His handle is lethal, his passion is obvious and his hustle is unmatched. And he's fast, too, but sometimes his speed gets him into trouble when he tries to go 1-on-5 or do too much.

Turnovers weren't really a problem at Louisville—as he never averaged more than 2.8 per game—but with better competition at the professional level, Smith’s penchant for giveaways has increased.

Here’s what the Pelicans coach had to say about Smith earlier in the year, per Reid:
He’s a dynamic basketball player. Like most young guys, he’s learning the NBA game. His footwork could be a lot better.


A lot of times, he's standing straight up and he's so fast. If he was just down in a stance, he would blow by everybody. But he does that anyway. For a point guard or guard in general, you can't just know your spot. You've got to know all five spots.

The Pelicans know he can score. They know he can penetrate defenses and make exciting plays, but what the team has yet to see is that he’s trustworthy with the ball.

That’s what Smith needs to do in the D-League: gain Williams’ trust.

Stay Patient, Wait for Opportunity

At some point, whether it be this year or next, Smith will get a shot to prove his NBA value.

His two-year contract includes a team option (less than $1 million) for 2016-17. This summer, New Orleans could potentially lose Austin Rivers, John Salmons, Luke Babbitt, Jimmer Fredette and the recently signed Gal Mekel to free agency.

If Smith proves to be productive before his option comes up, the team could view him as a better bang for their buck than the free-agent market and keep him around.

But for that to happen, he needs to show that he’s worthy of the investment.

“I'm just taking my situation as I took it in high school and college,” Smith said after his first call-up, via Reid. “I've never been a player to come in and contribute or do something right away. But once I get my feet wet and get used to something, I've always been a major contributor down the road. I feel like that's the same path I'm going on.”

In high school, Smith wasn't invited to any top-100 camps, but he improved his vertical leap to an astounding 43 inches his junior year and then committed to the Cardinals.

During his freshman season at Louisville, he played just 5.6 minutes a night and scored 2.2 points. The following year, he earned 21.5 minutes and contributed 11.5 points.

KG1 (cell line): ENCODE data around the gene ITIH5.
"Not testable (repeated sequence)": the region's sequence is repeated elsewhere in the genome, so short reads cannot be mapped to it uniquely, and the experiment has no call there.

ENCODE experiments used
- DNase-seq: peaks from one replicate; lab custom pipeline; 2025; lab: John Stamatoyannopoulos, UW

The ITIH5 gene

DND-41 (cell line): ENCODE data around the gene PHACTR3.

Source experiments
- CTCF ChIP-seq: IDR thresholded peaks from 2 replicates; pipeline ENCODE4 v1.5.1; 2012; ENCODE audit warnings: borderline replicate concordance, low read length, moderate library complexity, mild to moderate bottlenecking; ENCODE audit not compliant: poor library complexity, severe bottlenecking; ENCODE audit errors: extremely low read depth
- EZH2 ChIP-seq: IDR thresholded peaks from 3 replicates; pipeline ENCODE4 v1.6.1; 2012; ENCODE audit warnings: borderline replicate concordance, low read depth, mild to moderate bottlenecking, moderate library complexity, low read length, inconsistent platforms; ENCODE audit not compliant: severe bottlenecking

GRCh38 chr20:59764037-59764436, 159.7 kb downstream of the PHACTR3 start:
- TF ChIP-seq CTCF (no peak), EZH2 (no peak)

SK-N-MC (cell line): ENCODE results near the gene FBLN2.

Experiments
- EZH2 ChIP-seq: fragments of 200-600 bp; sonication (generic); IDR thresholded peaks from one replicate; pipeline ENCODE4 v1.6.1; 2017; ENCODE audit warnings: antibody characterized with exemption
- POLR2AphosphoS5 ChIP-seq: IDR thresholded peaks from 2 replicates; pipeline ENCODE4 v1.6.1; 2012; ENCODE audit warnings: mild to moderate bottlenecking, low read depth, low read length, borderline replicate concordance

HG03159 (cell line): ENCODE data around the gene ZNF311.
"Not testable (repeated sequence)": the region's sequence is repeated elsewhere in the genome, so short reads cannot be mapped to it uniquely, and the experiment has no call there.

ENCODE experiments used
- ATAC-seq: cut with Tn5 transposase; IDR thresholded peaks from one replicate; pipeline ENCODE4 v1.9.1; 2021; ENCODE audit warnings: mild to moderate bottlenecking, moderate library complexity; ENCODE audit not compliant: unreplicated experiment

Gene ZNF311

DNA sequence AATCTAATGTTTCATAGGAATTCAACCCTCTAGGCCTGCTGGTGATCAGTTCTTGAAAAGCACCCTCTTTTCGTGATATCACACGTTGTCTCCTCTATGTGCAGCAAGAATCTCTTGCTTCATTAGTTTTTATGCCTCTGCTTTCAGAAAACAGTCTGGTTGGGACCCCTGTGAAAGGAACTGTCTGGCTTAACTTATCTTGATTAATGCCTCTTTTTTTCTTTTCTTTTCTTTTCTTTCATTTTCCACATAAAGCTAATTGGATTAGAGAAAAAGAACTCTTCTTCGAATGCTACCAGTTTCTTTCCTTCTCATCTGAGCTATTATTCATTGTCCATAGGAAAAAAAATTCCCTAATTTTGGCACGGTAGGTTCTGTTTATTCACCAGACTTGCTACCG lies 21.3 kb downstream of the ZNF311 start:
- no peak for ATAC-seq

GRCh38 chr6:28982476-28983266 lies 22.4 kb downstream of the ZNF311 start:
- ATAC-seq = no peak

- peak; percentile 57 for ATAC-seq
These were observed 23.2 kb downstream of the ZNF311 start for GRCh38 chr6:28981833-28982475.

Smith's big explosion came during his junior campaign when Rick Pitino gave him more than 30 minutes a night and was rewarded with 18.7 points. Smith helped lead the Cards to a 35-5 record that season and, most importantly, a national championship.

Throughout his hoops career, Smith has proven to be a slow starter. And that trend has held true during his brief stint in New Orleans.

But he’s also proven to be a star.

While he might not be as dominant in the pros as he was in college, Smith is still a supremely quick guard with a killer crossover. His jumper and decision-making need improvement, but that’s why the Pelicans are going to let him develop with the Mad Ants.

Don’t expect him to make any kind of real contribution to New Orleans in 2014-15, but the team could really use him down the road.

In their second nationally televised game of the year, the Pelicans got killed by Dallas' depth—particularly with Devin Harris (20 points) at point guard—and let a winnable game slip away, 112-107.

According to HoopsStats.com, New Orleans currently ranks 24th in bench-points per game. And there's no savior on the horizon coming to lift that second unit anytime soon.

So next season, if he can cut down the turnovers and earn his coach’s trust, Smith could emerge as an off-the-bench spark plug—think Nate Robinson meets J.J. Barea—and play in the neighborhood of 10 to 20 minutes per game for the Pelicans.

All stats courtesy of Basketball-Reference.com and RealGM as of Dec. 11.

Read more New Orleans Pelicans news on BleacherReport.com